A 203-year-old ferry business is booming after a wreck disabled a major bridge in the Cincinnati, Ohio, area.
“It’s probably the busiest we’ve ever been at one stretch,” said Paul Anderson, who with his wife, Deborah, has owned and operated the Anderson Ferry on the banks of the Ohio River since 1986.
Anderson began working on the ferry after school in 1961, then got his operator’s license when he turned 18, so he has decades with which to compare the traffic. The ferry itself dates back to 1817.
Anderson knew something unusual was going on by about 8:30 or 9 a.m. November 11, when there was a suddenly growing line of cars waiting to cross between Kentucky and Ohio on the ferry.
“I found out the traffic was lined up on both sides of the river because of the bridge being closed,” he said.
A tractor-trailer had jackknifed on the Brent Spence Bridge about 2:45 that morning. A second truck, carrying potassium hydroxide, crashed into it. Diesel fuel spilled and burned, causing extensive damage on the span directly over the navigational channel. The river was closed a mile in both directions twice over the next few days. Portions of the bridge’s upper and lower decks and structural steel are being replaced. Normally the Brent Spence Bridge carries about 160,000 vehicles a day across the Ohio River on I-71/75. It remains closed.
Anderson was, of course, sorry to hear about the wreck and the major wrench it threw into the transportation system, but the boost to his business was sorely needed after COVID-19 made for a difficult 2020.
“Early on when COVID-19 first hit, it was devastating to just about every business,” Anderson said. “Nobody was going in bars and restaurants, and so many people were working from home. Things started to improve later in the summer and towards fall, and then I could see where things were slowing down again. With the bridge closure, it’s been a shot in the arm in that regard. It really couldn’t have come at a better time, but it’s sad it has had such a tragic effect on the area.”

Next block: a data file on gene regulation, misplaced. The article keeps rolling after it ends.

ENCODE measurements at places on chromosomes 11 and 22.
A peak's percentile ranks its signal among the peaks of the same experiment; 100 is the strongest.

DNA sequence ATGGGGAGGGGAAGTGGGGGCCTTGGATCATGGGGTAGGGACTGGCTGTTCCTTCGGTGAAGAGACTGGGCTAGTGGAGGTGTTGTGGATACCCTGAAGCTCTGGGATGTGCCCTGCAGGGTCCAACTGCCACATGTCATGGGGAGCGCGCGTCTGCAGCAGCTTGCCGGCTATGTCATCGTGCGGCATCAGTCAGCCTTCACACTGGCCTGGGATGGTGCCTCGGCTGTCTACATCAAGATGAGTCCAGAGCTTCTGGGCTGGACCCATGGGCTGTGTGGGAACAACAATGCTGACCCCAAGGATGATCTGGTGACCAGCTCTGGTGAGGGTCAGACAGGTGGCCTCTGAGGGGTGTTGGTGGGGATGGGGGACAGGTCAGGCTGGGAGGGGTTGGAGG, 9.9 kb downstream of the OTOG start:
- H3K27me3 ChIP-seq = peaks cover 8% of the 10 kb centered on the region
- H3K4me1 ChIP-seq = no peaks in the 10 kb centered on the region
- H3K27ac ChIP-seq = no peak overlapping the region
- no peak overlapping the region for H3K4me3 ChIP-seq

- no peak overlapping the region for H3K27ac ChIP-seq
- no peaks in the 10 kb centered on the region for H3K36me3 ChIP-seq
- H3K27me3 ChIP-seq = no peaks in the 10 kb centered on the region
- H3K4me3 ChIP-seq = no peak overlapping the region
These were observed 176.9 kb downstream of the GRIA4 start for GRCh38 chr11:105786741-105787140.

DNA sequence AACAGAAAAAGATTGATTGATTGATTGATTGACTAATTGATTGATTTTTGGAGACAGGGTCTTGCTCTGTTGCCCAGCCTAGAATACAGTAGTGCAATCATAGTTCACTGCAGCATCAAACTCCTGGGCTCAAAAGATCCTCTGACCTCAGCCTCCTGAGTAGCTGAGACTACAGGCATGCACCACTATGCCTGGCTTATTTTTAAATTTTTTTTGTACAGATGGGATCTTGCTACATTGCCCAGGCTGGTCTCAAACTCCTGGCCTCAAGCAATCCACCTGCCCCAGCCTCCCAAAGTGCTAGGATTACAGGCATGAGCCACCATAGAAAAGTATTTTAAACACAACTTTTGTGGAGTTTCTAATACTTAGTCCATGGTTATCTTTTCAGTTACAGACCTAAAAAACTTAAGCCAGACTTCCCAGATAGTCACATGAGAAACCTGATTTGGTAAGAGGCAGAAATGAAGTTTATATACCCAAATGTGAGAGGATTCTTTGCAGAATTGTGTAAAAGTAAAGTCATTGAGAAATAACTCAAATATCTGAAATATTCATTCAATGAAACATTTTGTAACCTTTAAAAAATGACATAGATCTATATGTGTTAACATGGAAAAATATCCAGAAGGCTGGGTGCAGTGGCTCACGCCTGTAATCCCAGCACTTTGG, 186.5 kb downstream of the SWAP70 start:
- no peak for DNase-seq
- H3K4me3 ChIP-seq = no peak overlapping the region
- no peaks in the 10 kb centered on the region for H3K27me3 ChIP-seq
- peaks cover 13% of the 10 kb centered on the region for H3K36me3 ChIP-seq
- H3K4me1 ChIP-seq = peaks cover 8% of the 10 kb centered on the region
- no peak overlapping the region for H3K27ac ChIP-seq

This spring, Anderson remembered waiting 20 or 30 minutes at the ferry landing for a vehicle to want to cross.
“You can’t pay all your bills and meet all your expenses with that kind of traffic,” he said.
He considered cutting down to one ferry boat for all or most of the day instead of two boats or cutting the ferry’s operational hours.
All of that changed with the bridge’s closure.
“We’re as shocked as everybody,” Anderson said.
Unexpected free publicity helped the ferry as newspapers and television news programs listed it as an alternate way across the river.
“We were just totally swamped with traffic backed up a long way each way,” Anderson said of the early days of the bridge closure. “It’s kind of evened out a little bit. It’s still busy, but they’re not lined up and down the highway like they have been.”
Repairs to the bridge are expected to continue through December 23. The Kentucky Transportation Cabinet is posting updates at brentspencerepair.com.
For now, Anderson said he is enjoying the brisk business. He is running two boats during the morning rush, most of the afternoon and until past sunset and has brought in a second employee on deck as temporary help.
“We’re doing twice as much business, some days probably a little more,” he said. The boats aren’t making many more trips, but nearly every trip, he said, they are nearly full to capacity.
The news stories have also put some people in mind of a trip on the ferry for nostalgia, and they are finding it makes for a socially distant family outing.
“A lot of people said, ‘well my parents or grandparents brought me down when I was a little kid, and now I’m bringing my kids down,’” Anderson said.
He is also hopeful that even when the bridge reopens, some commuters will decide, at least now and then, to take the ferry instead.
“We have had so many people come down who said, ‘I knew the ferry was here, but I never had a reason before,’” he said. “I think it will put it in mind where they might occasionally take the ferry.”
Caption for photo: The Anderson Ferry, a more than 200-year-old ferry connecting Constance, Ky., to Cincinnati, Ohio, across the Ohio River, has more than doubled its business since November 11, when a fire shut down a major bridge over the river. (Photo by Paul Anderson)